Localized Acid Instillation by a Wedged-Catheter Method Reveals a Role for Vascular Gap Junctions in Spatial Expansion of Acid Injury

Authors

  • Kaushik Parthasarathi,

    1. Departments of Physiology and Biomedical Engineering, University of Tennessee Health Science Center, Memphis, TN 38163
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  • Jahar Bhattacharya

    Corresponding author
    1. Departments of Medicine, and Physiology and Cellular Biophysics, College of Physicians and Surgeons, Columbia University Medical Center, New York, NY 10032
    • Lung Biology Laboratory, Columbia University Medical Center, 630 W 168th St, PH 8-101E, New York, NY 10032
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Abstract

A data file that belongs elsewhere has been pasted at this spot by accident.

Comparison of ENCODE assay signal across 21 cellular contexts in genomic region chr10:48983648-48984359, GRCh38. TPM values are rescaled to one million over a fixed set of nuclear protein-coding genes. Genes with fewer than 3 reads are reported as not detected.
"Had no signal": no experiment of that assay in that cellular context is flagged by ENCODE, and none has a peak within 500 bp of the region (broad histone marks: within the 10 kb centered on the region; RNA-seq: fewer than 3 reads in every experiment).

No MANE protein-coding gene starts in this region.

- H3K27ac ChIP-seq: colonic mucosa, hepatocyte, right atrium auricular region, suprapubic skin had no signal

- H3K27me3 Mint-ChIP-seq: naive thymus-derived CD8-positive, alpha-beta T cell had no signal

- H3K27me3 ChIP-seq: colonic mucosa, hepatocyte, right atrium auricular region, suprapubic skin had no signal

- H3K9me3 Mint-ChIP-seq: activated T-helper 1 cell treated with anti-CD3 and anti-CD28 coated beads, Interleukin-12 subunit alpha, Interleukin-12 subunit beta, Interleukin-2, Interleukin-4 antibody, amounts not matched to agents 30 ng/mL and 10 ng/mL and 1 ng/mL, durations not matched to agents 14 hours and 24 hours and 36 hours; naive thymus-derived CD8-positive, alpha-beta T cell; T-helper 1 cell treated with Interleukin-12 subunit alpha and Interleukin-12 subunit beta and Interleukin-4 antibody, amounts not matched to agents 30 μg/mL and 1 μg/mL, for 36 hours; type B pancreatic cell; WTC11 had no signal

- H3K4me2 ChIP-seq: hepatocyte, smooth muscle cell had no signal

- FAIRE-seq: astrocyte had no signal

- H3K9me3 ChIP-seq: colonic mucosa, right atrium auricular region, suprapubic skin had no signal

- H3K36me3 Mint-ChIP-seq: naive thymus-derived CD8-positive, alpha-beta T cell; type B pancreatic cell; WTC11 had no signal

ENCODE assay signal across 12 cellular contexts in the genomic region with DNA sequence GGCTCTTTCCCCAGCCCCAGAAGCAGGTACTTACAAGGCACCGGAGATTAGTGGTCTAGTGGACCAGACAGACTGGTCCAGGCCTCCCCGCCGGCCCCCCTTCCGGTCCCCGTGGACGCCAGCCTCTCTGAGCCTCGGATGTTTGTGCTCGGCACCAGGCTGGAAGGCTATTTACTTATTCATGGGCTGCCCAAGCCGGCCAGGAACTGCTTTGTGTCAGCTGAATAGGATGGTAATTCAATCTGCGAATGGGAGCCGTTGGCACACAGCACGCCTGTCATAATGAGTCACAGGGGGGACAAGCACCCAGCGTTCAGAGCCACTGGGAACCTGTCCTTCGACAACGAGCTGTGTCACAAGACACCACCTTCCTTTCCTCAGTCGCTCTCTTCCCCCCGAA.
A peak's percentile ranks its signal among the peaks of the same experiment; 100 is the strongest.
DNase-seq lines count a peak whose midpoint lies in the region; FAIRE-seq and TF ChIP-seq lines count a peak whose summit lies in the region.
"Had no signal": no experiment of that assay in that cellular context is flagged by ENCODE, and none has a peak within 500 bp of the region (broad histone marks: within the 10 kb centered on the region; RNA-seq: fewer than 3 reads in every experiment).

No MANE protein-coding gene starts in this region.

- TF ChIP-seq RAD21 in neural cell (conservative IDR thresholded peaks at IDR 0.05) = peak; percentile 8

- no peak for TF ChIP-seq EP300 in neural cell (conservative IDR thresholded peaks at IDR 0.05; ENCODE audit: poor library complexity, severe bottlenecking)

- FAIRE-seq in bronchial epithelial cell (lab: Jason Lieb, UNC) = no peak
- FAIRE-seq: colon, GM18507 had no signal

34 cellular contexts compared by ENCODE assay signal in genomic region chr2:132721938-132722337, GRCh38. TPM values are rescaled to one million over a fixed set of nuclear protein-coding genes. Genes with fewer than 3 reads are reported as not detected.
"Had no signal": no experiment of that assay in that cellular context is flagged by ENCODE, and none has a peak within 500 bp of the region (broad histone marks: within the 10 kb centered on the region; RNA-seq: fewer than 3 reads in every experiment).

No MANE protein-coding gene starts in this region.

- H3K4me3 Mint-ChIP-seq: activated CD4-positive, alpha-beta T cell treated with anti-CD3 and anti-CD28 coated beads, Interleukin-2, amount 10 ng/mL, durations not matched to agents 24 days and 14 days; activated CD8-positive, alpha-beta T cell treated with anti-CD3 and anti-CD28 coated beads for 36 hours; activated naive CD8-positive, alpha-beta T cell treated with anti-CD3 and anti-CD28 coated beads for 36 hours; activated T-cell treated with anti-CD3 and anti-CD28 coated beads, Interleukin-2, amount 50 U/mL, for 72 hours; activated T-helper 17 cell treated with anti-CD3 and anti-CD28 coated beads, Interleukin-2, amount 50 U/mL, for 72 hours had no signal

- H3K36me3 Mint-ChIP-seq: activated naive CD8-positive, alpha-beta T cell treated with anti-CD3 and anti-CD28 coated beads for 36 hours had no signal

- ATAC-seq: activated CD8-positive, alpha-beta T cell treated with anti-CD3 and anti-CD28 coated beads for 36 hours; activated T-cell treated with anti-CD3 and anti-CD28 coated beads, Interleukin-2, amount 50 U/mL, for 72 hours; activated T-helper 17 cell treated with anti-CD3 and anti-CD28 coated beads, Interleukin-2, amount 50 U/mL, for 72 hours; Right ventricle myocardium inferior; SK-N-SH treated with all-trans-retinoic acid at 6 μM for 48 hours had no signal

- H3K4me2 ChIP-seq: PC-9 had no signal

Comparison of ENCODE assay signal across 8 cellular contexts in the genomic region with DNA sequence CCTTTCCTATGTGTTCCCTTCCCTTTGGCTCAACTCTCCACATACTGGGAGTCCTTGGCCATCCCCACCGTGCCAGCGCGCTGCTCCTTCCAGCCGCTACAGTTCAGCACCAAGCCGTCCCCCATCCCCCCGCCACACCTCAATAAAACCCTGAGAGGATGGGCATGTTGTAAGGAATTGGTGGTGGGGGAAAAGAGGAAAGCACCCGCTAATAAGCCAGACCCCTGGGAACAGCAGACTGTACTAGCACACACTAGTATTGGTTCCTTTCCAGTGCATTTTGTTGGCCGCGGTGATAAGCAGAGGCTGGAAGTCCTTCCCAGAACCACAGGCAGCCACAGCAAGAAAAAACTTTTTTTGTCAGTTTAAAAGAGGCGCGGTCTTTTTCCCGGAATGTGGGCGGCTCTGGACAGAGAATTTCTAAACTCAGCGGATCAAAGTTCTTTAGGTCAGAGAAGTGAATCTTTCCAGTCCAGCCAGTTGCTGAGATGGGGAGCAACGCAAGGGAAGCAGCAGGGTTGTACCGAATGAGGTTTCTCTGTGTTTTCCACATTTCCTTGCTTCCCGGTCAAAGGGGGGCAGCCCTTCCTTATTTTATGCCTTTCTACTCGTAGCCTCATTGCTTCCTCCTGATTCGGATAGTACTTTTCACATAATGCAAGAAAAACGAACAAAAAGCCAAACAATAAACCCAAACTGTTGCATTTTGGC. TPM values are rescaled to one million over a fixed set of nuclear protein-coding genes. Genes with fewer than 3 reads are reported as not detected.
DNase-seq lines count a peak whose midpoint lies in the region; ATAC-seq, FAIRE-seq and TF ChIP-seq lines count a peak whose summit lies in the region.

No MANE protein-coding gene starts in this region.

Acid aspiration is a major cause of acute lung injury. However, the mechanisms that underlie this spatial expansion of the injury remain undefined. In current animal models of acid injury, intratracheal acid instillation replicates the lung injury. However intratracheal instillation causes a global effect, precluding studies of how the injury spreads. Here, we report an airway catheter-based method for localized acid delivery in the isolated blood-perfused rat lung. We co-instilled hydrochloric acid with evans blue through the catheter into one lung and determined blood-free extravascular lung water in tissue samples from regions that either received, or did not receive the instilled acid. Tissue samples from the noncatheterized contralateral lung were used as controls. Lung water increased both in the regions that received acid, as well as in adjacent regions that did not. Pretreating the lung with vascular infusions of the gap junctional blocker, glycerrhetinic acid, blunted the acid-induced lung water increase at the adjacent regions. These findings indicate that endothelial gap junction communication causes spread of lung injury from regions that were directly acid injured, to adjacent sites that did not directly receive acid. Our new method for establishing localized acid injury provides evidence for a novel role for vascular gap junctions in the spatial expansion of acid injury. Anat Rec, 2011. © 2011 Wiley-Liss, Inc.

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